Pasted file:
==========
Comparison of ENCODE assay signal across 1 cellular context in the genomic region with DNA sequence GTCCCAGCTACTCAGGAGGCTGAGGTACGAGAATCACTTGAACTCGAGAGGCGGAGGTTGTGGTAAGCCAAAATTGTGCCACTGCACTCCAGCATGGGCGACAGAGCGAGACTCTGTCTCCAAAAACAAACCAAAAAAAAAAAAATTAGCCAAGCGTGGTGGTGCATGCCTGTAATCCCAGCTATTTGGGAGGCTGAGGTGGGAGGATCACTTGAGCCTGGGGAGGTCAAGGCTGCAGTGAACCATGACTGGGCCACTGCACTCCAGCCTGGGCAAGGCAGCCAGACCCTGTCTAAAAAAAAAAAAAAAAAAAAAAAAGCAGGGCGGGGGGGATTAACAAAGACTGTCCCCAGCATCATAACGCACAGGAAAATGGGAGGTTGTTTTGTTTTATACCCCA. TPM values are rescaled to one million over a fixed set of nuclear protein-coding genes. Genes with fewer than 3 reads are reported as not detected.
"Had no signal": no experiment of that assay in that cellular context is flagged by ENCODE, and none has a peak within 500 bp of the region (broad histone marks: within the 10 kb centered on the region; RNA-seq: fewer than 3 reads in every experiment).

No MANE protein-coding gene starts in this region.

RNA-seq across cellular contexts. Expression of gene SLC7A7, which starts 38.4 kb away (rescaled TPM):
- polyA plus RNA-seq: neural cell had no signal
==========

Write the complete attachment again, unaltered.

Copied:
Comparison of ENCODE assay signal across 1 cellular context in the genomic region with DNA sequence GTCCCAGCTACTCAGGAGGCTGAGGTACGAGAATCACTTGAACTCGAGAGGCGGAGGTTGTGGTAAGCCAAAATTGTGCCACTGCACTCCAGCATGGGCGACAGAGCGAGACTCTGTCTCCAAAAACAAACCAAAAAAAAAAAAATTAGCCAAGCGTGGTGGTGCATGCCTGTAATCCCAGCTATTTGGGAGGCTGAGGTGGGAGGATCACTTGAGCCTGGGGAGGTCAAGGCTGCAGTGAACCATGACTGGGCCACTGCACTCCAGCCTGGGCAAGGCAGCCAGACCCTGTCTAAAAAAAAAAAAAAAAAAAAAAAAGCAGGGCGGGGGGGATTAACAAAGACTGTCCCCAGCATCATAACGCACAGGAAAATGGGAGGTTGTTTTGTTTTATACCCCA. TPM values are rescaled to one million over a fixed set of nuclear protein-coding genes. Genes with fewer than 3 reads are reported as not detected.
"Had no signal": no experiment of that assay in that cellular context is flagged by ENCODE, and none has a peak within 500 bp of the region (broad histone marks: within the 10 kb centered on the region; RNA-seq: fewer than 3 reads in every experiment).

No MANE protein-coding gene starts in this region.

RNA-seq across cellular contexts. Expression of gene SLC7A7, which starts 38.4 kb away (rescaled TPM):
- polyA plus RNA-seq: neural cell had no signal